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  • Teddi

    Yes, the comment by the principal in Oregon shows why we have such an issue with our children learning anything in schools.  If this kind of energy and “critical thinking” were applied productively in the schools, maybe our children would do better in reading, math and science.

  • Shyster11

    I am white, middle aged and I like watermelon. Does that make me racist?

  • Deny916

    God help us all!

  • Phil Silverman (Majorca)

    Sometimes the word “racist” actually applies. Seems Republicans have a great rejounder: “RACE CARD!”…then …no racism! :)  hehehehe 

  • Roger Ward

    I’m comfortable with my “racist” views and my PB&J sandwiches.

  • Ron F

    It was one person who suggested that it might be racist, not the “folks in Portland Oregon”.  Although I think her statement is stupid, she did not say peanut butter and jelly sandwiches are racist, she said “Another way would be to say, Americans eat peanut butter and jelly, do you have anything like that. Let them tell you. Maybe they eat torta or pita. What about Somali or Hispanic students, who might not eat sandwiches.”  I guess she is trying to say that it is racist to say Americans eat peanut butter and jelly because it would imply that people who do not eat peanut butter and jelly are not American.  The problem I have is I do not know anyone who has ever said that all Americans eat peanut butter and jelly.  She created an example that does not exist.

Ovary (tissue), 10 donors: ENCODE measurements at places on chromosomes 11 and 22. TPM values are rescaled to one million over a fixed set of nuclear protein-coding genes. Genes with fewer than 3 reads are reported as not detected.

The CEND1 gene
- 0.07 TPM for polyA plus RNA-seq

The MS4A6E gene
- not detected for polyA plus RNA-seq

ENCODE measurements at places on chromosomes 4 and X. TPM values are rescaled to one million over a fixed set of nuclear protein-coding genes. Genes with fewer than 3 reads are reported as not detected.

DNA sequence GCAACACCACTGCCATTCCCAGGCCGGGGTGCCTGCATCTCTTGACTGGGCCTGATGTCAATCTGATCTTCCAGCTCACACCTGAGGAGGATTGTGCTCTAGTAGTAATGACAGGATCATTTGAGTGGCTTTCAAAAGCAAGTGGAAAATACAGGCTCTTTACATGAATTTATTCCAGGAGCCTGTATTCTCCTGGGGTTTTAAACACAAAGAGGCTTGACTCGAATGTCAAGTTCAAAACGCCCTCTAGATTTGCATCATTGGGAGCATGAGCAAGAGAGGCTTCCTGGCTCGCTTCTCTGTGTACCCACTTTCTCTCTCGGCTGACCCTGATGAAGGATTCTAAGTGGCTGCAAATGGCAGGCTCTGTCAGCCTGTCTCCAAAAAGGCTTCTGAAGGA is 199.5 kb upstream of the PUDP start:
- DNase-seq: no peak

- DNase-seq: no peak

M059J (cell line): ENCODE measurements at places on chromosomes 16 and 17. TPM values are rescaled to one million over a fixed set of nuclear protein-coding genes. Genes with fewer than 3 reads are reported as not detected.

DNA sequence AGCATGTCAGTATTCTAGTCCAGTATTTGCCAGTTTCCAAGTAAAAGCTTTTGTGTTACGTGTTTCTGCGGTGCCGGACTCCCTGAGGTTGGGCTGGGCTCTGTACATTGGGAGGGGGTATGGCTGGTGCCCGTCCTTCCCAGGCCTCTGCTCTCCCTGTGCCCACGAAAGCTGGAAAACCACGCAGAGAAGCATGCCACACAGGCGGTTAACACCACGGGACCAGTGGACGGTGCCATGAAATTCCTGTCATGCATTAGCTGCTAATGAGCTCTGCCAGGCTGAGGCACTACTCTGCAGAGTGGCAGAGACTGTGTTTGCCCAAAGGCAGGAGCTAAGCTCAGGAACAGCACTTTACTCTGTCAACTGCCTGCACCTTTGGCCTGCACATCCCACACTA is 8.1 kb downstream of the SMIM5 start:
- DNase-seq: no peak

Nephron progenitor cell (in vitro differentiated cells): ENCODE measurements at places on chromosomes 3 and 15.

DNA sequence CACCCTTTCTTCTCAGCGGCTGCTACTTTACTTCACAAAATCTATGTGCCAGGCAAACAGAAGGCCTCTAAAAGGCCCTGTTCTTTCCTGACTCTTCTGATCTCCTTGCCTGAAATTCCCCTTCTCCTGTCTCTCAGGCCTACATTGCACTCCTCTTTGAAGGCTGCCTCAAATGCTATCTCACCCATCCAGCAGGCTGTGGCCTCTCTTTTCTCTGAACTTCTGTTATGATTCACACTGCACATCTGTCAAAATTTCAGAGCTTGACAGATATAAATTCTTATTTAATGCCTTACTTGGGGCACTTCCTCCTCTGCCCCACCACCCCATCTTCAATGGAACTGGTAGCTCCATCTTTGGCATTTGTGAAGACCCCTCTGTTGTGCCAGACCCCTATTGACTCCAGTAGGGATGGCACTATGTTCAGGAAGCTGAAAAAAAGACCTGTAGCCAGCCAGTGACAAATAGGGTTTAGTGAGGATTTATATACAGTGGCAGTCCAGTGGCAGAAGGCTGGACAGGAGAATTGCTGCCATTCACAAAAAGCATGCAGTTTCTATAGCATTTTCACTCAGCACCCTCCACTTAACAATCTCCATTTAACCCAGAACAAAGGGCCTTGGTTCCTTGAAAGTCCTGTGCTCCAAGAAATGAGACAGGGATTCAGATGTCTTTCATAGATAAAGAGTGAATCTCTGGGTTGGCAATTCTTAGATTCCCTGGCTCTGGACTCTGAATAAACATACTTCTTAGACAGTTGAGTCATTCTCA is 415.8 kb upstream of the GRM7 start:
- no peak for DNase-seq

• Wheels55

    This just in: Big Bird is a racist.

  • Wheels55

    I say if you live in this country, you must speak English, support the American flag and eat PB&J sandwiches.

  • TexMexSoup

    LOL does Verenice Gutierrez want to use TACOS as an example? Would that make her feel better? To ya know, stereotype the Hispanic kids?   I am soooo sick of these bat shit crazy liberals who have turned our country upside down.  

  • Chief98110

    This woman’s ideas are so dumb on so many levels it could be someones thesis on stupidity.  The most disturbing
    part of her story is that this moron is teaching young children.  If she thinks a PB&J sandwich is racist can you imagine the other
    stupid stuff coming our of her mouth? God help us!